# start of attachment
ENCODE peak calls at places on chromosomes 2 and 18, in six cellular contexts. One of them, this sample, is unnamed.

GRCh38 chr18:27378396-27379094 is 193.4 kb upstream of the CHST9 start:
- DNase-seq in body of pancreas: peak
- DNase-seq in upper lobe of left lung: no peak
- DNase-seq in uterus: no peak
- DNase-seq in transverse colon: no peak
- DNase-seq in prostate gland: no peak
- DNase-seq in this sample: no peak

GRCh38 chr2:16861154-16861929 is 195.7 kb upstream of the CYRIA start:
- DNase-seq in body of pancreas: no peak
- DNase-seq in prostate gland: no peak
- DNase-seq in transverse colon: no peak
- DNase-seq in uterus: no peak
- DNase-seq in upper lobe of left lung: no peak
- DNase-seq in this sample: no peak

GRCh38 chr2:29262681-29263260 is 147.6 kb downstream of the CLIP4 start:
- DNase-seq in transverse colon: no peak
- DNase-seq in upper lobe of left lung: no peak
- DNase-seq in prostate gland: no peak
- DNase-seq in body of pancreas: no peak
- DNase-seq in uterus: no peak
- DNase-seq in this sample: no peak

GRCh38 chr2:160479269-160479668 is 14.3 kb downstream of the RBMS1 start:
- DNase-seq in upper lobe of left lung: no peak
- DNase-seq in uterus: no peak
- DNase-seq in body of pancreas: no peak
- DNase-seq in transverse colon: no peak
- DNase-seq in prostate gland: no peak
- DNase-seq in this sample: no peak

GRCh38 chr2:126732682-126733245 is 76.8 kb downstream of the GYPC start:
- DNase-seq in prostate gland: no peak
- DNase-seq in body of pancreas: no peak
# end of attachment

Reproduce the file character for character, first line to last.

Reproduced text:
ENCODE peak calls at places on chromosomes 2 and 18, in six cellular contexts. One of them, this sample, is unnamed.

GRCh38 chr18:27378396-27379094 is 193.4 kb upstream of the CHST9 start:
- DNase-seq in body of pancreas: peak
- DNase-seq in upper lobe of left lung: no peak
- DNase-seq in uterus: no peak
- DNase-seq in transverse colon: no peak
- DNase-seq in prostate gland: no peak
- DNase-seq in this sample: no peak

GRCh38 chr2:16861154-16861929 is 195.7 kb upstream of the CYRIA start:
- DNase-seq in body of pancreas: no peak
- DNase-seq in prostate gland: no peak
- DNase-seq in transverse colon: no peak
- DNase-seq in uterus: no peak
- DNase-seq in upper lobe of left lung: no peak
- DNase-seq in this sample: no peak

GRCh38 chr2:29262681-29263260 is 147.6 kb downstream of the CLIP4 start:
- DNase-seq in transverse colon: no peak
- DNase-seq in upper lobe of left lung: no peak
- DNase-seq in prostate gland: no peak
- DNase-seq in body of pancreas: no peak
- DNase-seq in uterus: no peak
- DNase-seq in this sample: no peak

GRCh38 chr2:160479269-160479668 is 14.3 kb downstream of the RBMS1 start:
- DNase-seq in upper lobe of left lung: no peak
- DNase-seq in uterus: no peak
- DNase-seq in body of pancreas: no peak
- DNase-seq in transverse colon: no peak
- DNase-seq in prostate gland: no peak
- DNase-seq in this sample: no peak

GRCh38 chr2:126732682-126733245 is 76.8 kb downstream of the GYPC start:
- DNase-seq in prostate gland: no peak
- DNase-seq in body of pancreas: no peak